Why Telling Stories of "Misery" in Chinese Church Is Becoming Trend ?
By CCD contributor: Wang Zengmin, April 14, 2019 16:04 PM
In recent years, a large number of stories have been published online about Christian ministers. The emphasis in these stories is about "misery"--individuals having served the Lord their entire life and not even possessing one penny. Because their poverty is not of their own making but rather due to disasters or accidents, they appeal for donations online. Very often they can make a lot of money from such a campaign.
Some such stories are true, but many of them are lies or renderings based on a true event, nevertheless fraudulent. No matter what has occurred during the decades following the opening up in China, the Christian community has left a good impression on the public. The church is approached when people need help, indicating that Christians are seen as people exhibiting love in the spirit of Christ.
However, internally, the Church has started to reflect upon this phenomenon. It is wondered why Christians are prone to fraud and why they blindly donate without distinguishing the truth from a lie and thereby allowing swindlers to get their way. It is observed that beginning last year, some ministers have urged their people to be watchful against online fraud. The truth of many made-up and rendered stories have been revealed enabling believers to avoid donating to fraudulent public WeChat accounts.
What I would emphasize is that stories of misery, sadness, or plight have always been part of the context of traditional churches. Proclaiming fraudulent stories and the preaching of a prosperity gospel are somewhat heretical and require caution.
Proponents of the prosperity gospel claim that the one's success is a result of the effectiveness of the Gospel. Believers will be blessed by God, gain substantial wealth in the present world, find their children enrolled in famous universities, have a good job, good business and a harmonious family. This type of testimony attracts the public to the church and convinces them toaccept the Gospel.
On the other hand, there are churches which portray a different scenario. By focusing more on a Christian's hardships, they emphasise the Gospel's uniqueness and the Christian's being set apart from the world. They say Christians are born to suffer because Jesus, first, did not lead a comfortable life but suffered in this world. Secondly, the world rejects the Gospel as having an opposite message to the world's. And so Christians are meant to be rejected. Thirdly, Christians should put all their attention on the Kingdom of Heaven and the future and not care about the present. Therefore everyone in the church should lead a simple life of hardships, thus conforming to the identity of a Christian. Sometimes for the sake of the Gospel one should give up the good job. Such staunch believers usually receive verbal commendations in the church.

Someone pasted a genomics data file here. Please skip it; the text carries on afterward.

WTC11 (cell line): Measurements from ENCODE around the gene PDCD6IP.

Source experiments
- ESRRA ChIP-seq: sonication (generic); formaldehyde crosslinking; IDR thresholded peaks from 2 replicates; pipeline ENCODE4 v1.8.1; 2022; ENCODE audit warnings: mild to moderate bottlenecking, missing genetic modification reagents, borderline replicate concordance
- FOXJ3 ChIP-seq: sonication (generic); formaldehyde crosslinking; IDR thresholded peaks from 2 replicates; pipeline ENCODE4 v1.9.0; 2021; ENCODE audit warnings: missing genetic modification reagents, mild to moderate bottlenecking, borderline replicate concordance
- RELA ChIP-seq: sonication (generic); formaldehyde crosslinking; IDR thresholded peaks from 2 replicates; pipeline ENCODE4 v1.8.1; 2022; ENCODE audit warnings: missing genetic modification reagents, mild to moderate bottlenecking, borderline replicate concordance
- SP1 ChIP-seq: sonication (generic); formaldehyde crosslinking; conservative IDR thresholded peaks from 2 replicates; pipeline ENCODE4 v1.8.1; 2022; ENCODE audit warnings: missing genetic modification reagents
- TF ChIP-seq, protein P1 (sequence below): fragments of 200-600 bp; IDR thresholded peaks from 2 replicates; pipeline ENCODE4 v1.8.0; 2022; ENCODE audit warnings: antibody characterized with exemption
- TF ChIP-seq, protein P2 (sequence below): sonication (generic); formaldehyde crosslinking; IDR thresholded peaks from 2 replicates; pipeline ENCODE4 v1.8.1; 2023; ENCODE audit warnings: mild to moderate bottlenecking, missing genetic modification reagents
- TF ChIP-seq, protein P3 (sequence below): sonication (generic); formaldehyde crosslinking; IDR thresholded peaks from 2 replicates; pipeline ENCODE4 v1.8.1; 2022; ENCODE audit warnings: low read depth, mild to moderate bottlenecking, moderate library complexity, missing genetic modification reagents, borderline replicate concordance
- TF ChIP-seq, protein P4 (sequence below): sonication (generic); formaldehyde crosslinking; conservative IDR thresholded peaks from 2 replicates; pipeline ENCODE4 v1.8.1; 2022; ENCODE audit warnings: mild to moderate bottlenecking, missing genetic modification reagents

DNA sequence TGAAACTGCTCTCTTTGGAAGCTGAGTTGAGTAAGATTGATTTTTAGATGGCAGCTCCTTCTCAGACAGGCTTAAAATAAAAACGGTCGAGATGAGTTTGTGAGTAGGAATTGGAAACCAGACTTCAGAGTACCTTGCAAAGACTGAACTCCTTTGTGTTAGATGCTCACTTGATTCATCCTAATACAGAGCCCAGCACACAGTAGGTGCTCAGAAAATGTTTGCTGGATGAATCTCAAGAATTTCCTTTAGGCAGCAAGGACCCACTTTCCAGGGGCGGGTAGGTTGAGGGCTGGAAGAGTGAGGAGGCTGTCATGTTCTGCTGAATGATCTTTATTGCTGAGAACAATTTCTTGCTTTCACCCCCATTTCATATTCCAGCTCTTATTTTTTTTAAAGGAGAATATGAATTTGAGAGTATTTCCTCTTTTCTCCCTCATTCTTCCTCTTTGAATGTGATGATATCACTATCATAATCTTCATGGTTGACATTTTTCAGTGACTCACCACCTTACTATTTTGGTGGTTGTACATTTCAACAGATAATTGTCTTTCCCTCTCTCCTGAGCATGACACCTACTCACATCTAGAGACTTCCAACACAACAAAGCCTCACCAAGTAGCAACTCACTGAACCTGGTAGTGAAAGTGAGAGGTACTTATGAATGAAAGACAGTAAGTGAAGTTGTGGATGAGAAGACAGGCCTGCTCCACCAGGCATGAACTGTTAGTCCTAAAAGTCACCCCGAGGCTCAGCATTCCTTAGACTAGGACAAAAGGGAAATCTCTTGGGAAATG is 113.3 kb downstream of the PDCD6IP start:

The "hardship" and "prosperity" gospels are of one in the same logic in that both Christ and the Gospel are evidenced through one's own success or failure or through the actual situation of life. However, the testimony mentioned in the Bible is about testifying to the resurrection of Christ. The early Christians testified to all whom they met that Christ was alive. He is the resurrected Lord.
Neither the early church nor the medieval church used the sad life or the life of misery as the primary message of their faith. This message started with the Protestant movement, particularly in the sufferings experienced by the Puritans who were persecuted by the Anglican Church. This has influenced the gospel messages proclaimed in America.
In Asian churches, because more people are generally poor, the church's message has been that Christians are poor people. This has been a rather effective way of gaining strength for the faith. For a long time in Asia, Christianity has been seen as a foreign religion, not well accepted locally. Therefore most Christians were marginalized. In such churches, believers could not pursue a materialistic or oppulent lifestyle but rather, although being poor, honoured themselves by living simply and focusing on the Kingdom of Heaven. This laid the foundation for a culture in Asian churches of having a message that is about misery and suffering.
Therefore, the Christians' current pattern of telling stories of misery grew out of such soil. These stories share one style--that all suffering is caused by forces beyond human control and none of it can be solved by humans either. If readers want to help, they really have only two choices: either donate money or pass it on to someone else to help.
I have downloaded a lot of stories of misery to start to explore the living needs and difficulties of the storyteller inorder to find solutions. However, the ultimate conclusion is that these stories prevent the possibilities for any practical solutions because the message has you either giving a direct donation, passing it on if you have no money, or praying for it. However there is no space to ask more questions.
In summary, the basis for a culture of misery is rooted in the current church, which is not a healthy and normal church's contextual atmosphere and the opposite of the prosperity gospel, each one being at the extreme. The miserable culture results in the inability to and timidity of vibrancy helping believers only to fall into distress.
- Translated by Charlie Li
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